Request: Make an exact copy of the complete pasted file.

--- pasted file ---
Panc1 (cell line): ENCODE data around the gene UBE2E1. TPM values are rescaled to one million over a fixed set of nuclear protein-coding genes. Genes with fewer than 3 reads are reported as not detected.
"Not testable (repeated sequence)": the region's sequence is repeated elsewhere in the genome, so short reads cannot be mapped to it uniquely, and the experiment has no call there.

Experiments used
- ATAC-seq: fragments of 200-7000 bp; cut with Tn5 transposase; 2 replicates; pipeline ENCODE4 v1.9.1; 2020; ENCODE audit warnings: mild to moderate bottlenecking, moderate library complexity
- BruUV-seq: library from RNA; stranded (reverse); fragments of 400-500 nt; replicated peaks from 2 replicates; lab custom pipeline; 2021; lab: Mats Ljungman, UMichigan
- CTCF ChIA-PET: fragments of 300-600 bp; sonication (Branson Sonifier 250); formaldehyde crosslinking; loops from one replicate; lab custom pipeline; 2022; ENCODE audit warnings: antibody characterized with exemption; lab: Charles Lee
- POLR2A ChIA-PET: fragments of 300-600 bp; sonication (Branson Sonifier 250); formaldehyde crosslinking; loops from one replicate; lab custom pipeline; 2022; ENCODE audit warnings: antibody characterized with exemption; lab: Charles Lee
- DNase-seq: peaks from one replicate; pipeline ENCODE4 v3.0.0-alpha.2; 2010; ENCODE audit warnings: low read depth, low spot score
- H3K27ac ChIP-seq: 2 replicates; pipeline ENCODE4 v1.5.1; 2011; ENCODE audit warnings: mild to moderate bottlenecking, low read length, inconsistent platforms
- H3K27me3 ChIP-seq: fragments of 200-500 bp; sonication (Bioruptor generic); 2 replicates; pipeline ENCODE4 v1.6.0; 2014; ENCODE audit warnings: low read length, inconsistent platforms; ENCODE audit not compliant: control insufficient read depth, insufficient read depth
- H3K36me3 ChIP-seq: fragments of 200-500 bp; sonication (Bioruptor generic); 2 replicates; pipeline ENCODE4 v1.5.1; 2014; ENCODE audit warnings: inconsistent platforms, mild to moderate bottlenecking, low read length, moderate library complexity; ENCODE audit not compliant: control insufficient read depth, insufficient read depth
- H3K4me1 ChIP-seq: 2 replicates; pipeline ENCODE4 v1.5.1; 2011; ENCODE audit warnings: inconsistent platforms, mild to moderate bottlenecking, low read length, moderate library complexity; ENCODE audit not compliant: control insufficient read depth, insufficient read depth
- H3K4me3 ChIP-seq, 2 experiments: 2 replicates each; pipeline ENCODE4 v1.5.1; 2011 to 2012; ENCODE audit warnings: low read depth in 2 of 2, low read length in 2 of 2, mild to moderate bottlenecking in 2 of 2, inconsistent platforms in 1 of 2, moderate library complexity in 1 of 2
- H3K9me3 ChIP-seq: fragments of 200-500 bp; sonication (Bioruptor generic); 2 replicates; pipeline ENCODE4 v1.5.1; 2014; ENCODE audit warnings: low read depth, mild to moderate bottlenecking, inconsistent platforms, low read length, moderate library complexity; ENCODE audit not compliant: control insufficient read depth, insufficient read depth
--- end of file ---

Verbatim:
Panc1 (cell line): ENCODE data around the gene UBE2E1. TPM values are rescaled to one million over a fixed set of nuclear protein-coding genes. Genes with fewer than 3 reads are reported as not detected.
"Not testable (repeated sequence)": the region's sequence is repeated elsewhere in the genome, so short reads cannot be mapped to it uniquely, and the experiment has no call there.

Experiments used
- ATAC-seq: fragments of 200-7000 bp; cut with Tn5 transposase; 2 replicates; pipeline ENCODE4 v1.9.1; 2020; ENCODE audit warnings: mild to moderate bottlenecking, moderate library complexity
- BruUV-seq: library from RNA; stranded (reverse); fragments of 400-500 nt; replicated peaks from 2 replicates; lab custom pipeline; 2021; lab: Mats Ljungman, UMichigan
- CTCF ChIA-PET: fragments of 300-600 bp; sonication (Branson Sonifier 250); formaldehyde crosslinking; loops from one replicate; lab custom pipeline; 2022; ENCODE audit warnings: antibody characterized with exemption; lab: Charles Lee
- POLR2A ChIA-PET: fragments of 300-600 bp; sonication (Branson Sonifier 250); formaldehyde crosslinking; loops from one replicate; lab custom pipeline; 2022; ENCODE audit warnings: antibody characterized with exemption; lab: Charles Lee
- DNase-seq: peaks from one replicate; pipeline ENCODE4 v3.0.0-alpha.2; 2010; ENCODE audit warnings: low read depth, low spot score
- H3K27ac ChIP-seq: 2 replicates; pipeline ENCODE4 v1.5.1; 2011; ENCODE audit warnings: mild to moderate bottlenecking, low read length, inconsistent platforms
- H3K27me3 ChIP-seq: fragments of 200-500 bp; sonication (Bioruptor generic); 2 replicates; pipeline ENCODE4 v1.6.0; 2014; ENCODE audit warnings: low read length, inconsistent platforms; ENCODE audit not compliant: control insufficient read depth, insufficient read depth
- H3K36me3 ChIP-seq: fragments of 200-500 bp; sonication (Bioruptor generic); 2 replicates; pipeline ENCODE4 v1.5.1; 2014; ENCODE audit warnings: inconsistent platforms, mild to moderate bottlenecking, low read length, moderate library complexity; ENCODE audit not compliant: control insufficient read depth, insufficient read depth
- H3K4me1 ChIP-seq: 2 replicates; pipeline ENCODE4 v1.5.1; 2011; ENCODE audit warnings: inconsistent platforms, mild to moderate bottlenecking, low read length, moderate library complexity; ENCODE audit not compliant: control insufficient read depth, insufficient read depth
- H3K4me3 ChIP-seq, 2 experiments: 2 replicates each; pipeline ENCODE4 v1.5.1; 2011 to 2012; ENCODE audit warnings: low read depth in 2 of 2, low read length in 2 of 2, mild to moderate bottlenecking in 2 of 2, inconsistent platforms in 1 of 2, moderate library complexity in 1 of 2
- H3K9me3 ChIP-seq: fragments of 200-500 bp; sonication (Bioruptor generic); 2 replicates; pipeline ENCODE4 v1.5.1; 2014; ENCODE audit warnings: low read depth, mild to moderate bottlenecking, inconsistent platforms, low read length, moderate library complexity; ENCODE audit not compliant: control insufficient read depth, insufficient read depth